Broadcast audio as a rule must be as free as possible of Gaussian noise, that is to say, it must be as close to the noise floor, as is reasonably possible, considering the storage or transmission medium.

Broadcast audio must have a good signal-to-noise ratio, where speech or music is a bare minimum of 16db above the noise of the recording or transmission system. For audio that has a much poorer signal-to-noise ratio (like cockpit voice recorders), sonic enhancement is recommended.

Non-Standard Video

Although almost any video gear can create problems when broadcast, equipment aimed at consumers sometimes produces video signals which are not broadcast safe. Usually this is to reduce the cost of the gear, since a non-standard video signal in the home might not create the problems that one might find in a broadcast facility. Potential flaws exist with:

  • VHS and 8 mm: Consumer devices generally lack time base correction that may cause problems with genlock and sync with some analogue and digital broadcast equipment. Consumer analogue video systems have greater system noise and lower chrominance and luminace than is normal for standard definition TV. As a general broadcast engineering rule all analogue videotape origin material should be genlocked before transmission, but this is not mandatory or necessary for all conditions. All analogue videotape by default is broadcast safe under normal playing conditions.
  • Older videogame systems: Video game consoles before the sixth generation and 8-bit home computers generated a video signal lacking the half scan line needed to make interlace happen. This subtle simplification caused NTSC sets to scan 240p/60 instead of 480i60, with similar results for PAL. While this actually improved picture quality for the kind of low-definition images that videogames of this era generated, such a signal modification could cause problems in a broadcast environment as the signal behaviour is outside the original television system specifications. Genlocking—but not timebase correction—are the recommended broadcast engineering solutions.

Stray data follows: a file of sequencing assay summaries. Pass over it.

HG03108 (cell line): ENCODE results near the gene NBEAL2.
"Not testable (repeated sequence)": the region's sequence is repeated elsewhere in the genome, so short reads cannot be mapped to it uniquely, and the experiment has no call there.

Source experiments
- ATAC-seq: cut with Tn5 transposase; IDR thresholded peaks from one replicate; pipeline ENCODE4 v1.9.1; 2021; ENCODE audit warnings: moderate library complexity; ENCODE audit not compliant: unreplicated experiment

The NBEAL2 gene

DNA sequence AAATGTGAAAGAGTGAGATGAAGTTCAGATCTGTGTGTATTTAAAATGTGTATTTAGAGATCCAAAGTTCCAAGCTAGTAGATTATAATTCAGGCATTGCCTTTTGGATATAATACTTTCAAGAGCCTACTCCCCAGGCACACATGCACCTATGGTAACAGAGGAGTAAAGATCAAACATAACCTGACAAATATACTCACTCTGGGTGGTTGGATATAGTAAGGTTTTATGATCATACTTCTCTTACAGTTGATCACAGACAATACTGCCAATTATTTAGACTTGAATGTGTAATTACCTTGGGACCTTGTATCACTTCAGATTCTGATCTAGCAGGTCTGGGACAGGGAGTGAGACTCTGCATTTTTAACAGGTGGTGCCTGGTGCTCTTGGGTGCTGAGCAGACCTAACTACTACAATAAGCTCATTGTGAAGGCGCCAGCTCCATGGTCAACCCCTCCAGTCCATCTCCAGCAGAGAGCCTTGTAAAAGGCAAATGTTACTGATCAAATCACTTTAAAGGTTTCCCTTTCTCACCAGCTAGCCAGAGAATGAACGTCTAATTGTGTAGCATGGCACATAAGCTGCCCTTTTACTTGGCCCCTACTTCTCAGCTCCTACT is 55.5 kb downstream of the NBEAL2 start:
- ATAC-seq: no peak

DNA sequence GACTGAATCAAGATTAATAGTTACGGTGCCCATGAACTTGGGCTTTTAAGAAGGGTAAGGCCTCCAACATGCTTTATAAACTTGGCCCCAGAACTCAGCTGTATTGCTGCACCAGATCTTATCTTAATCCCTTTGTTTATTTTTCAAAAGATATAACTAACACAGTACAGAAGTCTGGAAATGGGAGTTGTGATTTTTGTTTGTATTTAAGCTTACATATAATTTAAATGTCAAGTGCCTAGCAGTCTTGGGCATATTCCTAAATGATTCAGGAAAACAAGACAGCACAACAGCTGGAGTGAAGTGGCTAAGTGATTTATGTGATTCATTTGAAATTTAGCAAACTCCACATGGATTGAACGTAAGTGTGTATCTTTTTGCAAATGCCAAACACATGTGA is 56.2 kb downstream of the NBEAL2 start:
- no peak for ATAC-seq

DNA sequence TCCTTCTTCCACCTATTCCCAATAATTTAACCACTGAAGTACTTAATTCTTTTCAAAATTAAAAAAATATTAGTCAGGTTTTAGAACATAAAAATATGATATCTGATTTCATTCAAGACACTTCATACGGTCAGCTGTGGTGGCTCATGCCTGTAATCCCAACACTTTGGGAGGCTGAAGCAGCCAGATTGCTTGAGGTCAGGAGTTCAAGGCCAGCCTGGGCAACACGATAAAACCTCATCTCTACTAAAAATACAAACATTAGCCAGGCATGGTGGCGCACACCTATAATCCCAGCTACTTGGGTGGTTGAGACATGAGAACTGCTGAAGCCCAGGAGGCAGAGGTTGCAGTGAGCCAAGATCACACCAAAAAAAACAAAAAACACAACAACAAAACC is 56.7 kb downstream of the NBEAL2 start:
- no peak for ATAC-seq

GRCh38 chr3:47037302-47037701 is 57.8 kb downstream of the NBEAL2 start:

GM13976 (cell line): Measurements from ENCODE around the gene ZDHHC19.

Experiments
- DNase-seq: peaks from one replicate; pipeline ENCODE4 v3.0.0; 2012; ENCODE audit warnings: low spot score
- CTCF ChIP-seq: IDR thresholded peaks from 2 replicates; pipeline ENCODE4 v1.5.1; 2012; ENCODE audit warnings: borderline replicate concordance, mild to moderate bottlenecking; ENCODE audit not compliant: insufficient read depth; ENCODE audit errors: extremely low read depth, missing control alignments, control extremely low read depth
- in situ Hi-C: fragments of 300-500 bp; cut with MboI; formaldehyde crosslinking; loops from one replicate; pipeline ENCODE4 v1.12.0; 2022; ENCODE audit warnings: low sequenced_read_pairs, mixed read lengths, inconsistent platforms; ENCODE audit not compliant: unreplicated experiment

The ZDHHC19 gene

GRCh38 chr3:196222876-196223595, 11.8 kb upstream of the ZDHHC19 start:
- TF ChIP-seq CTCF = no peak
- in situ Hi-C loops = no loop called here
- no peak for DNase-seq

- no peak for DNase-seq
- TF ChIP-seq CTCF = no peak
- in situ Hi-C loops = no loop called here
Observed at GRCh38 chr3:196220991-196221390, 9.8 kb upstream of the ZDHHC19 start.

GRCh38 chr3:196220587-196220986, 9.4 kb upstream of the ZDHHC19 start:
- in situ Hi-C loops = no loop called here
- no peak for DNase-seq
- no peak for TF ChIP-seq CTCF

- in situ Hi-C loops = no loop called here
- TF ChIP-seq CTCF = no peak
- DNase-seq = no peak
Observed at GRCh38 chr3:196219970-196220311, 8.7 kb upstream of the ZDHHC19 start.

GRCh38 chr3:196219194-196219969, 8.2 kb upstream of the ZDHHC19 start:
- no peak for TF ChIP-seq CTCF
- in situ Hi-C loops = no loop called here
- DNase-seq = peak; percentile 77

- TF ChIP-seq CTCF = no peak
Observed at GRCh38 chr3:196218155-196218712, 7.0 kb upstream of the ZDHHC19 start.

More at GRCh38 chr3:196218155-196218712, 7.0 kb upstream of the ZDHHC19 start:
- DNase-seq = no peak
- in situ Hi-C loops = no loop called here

• Computer video signals: Computer video can be set up to run at many different frame or field rates, ranging 50 frame/s to more than 240 frame/s. Computer video is generally progressive by default, but many interlaced modes exist. A scan converter is typically needed to convert these signals to one the many acceptable broadcast standards, such as 59.97 Hz or 50 Hz. This type of conversion typically degrades the quality of the broadcast image, usually resulting with either "motion artifacts" or a lower resolution. It is recommended that the display rate be set to equal the target television rate if possible.

In digital television only environments

In nations that have fully converted to digital television, broadcast safe analogue television takes on a slightly different meaning. All broadcasting systems will have been mostly converted to digital only outputs, leaving fewer entry points for analogue television signals.

What this means is that all devices that feed to the television transmitter must take in and feed standard analogue television signals into the transmission chain. Mostly it is up to the switcher to notify if there is non-broadcast safe video to the programmer. However, due to the limitations of many switchers for DTV and HDTV it ultimately is up to the automation systems to alert the programmer of non-broadcast safe video inputs.

As a matter of broadcast engineering practice, 4:3 analogue television signals will always pose the most problems with broadcast safe compliance. The use of portable and cheap timebase-genlock systems for analogue television inputs in the digital television studio will be clearly mandatory for the next 50 years.original research?

See also

References